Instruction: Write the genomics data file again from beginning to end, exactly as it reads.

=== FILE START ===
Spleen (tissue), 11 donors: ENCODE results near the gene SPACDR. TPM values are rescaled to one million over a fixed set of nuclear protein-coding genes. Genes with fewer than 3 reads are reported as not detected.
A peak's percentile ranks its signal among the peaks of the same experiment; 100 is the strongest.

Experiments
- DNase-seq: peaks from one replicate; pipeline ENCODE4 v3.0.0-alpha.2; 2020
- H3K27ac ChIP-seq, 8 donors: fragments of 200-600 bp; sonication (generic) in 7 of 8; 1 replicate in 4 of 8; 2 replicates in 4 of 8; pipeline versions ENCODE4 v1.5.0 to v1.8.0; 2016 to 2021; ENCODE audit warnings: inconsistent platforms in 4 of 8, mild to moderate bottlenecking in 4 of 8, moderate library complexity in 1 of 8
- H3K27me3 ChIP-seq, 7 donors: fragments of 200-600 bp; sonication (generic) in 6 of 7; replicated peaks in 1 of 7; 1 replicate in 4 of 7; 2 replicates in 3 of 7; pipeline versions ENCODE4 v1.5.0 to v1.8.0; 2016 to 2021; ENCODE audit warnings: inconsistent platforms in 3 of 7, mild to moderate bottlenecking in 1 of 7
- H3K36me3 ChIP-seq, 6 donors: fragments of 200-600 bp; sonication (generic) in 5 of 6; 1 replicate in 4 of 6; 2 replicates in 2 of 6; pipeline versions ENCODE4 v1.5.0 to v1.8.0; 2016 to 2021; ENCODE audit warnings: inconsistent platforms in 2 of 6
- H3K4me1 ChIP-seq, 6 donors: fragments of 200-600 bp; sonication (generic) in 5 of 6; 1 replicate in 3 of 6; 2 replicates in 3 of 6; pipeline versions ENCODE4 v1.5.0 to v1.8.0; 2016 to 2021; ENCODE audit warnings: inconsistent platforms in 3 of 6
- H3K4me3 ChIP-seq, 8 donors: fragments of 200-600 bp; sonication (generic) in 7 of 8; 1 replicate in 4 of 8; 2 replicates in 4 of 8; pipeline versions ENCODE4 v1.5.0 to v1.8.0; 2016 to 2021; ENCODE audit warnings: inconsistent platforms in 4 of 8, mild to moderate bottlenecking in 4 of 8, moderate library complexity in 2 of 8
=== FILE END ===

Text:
Spleen (tissue), 11 donors: ENCODE results near the gene SPACDR. TPM values are rescaled to one million over a fixed set of nuclear protein-coding genes. Genes with fewer than 3 reads are reported as not detected.
A peak's percentile ranks its signal among the peaks of the same experiment; 100 is the strongest.

Experiments
- DNase-seq: peaks from one replicate; pipeline ENCODE4 v3.0.0-alpha.2; 2020
- H3K27ac ChIP-seq, 8 donors: fragments of 200-600 bp; sonication (generic) in 7 of 8; 1 replicate in 4 of 8; 2 replicates in 4 of 8; pipeline versions ENCODE4 v1.5.0 to v1.8.0; 2016 to 2021; ENCODE audit warnings: inconsistent platforms in 4 of 8, mild to moderate bottlenecking in 4 of 8, moderate library complexity in 1 of 8
- H3K27me3 ChIP-seq, 7 donors: fragments of 200-600 bp; sonication (generic) in 6 of 7; replicated peaks in 1 of 7; 1 replicate in 4 of 7; 2 replicates in 3 of 7; pipeline versions ENCODE4 v1.5.0 to v1.8.0; 2016 to 2021; ENCODE audit warnings: inconsistent platforms in 3 of 7, mild to moderate bottlenecking in 1 of 7
- H3K36me3 ChIP-seq, 6 donors: fragments of 200-600 bp; sonication (generic) in 5 of 6; 1 replicate in 4 of 6; 2 replicates in 2 of 6; pipeline versions ENCODE4 v1.5.0 to v1.8.0; 2016 to 2021; ENCODE audit warnings: inconsistent platforms in 2 of 6
- H3K4me1 ChIP-seq, 6 donors: fragments of 200-600 bp; sonication (generic) in 5 of 6; 1 replicate in 3 of 6; 2 replicates in 3 of 6; pipeline versions ENCODE4 v1.5.0 to v1.8.0; 2016 to 2021; ENCODE audit warnings: inconsistent platforms in 3 of 6
- H3K4me3 ChIP-seq, 8 donors: fragments of 200-600 bp; sonication (generic) in 7 of 8; 1 replicate in 4 of 8; 2 replicates in 4 of 8; pipeline versions ENCODE4 v1.5.0 to v1.8.0; 2016 to 2021; ENCODE audit warnings: inconsistent platforms in 4 of 8, mild to moderate bottlenecking in 4 of 8, moderate library complexity in 2 of 8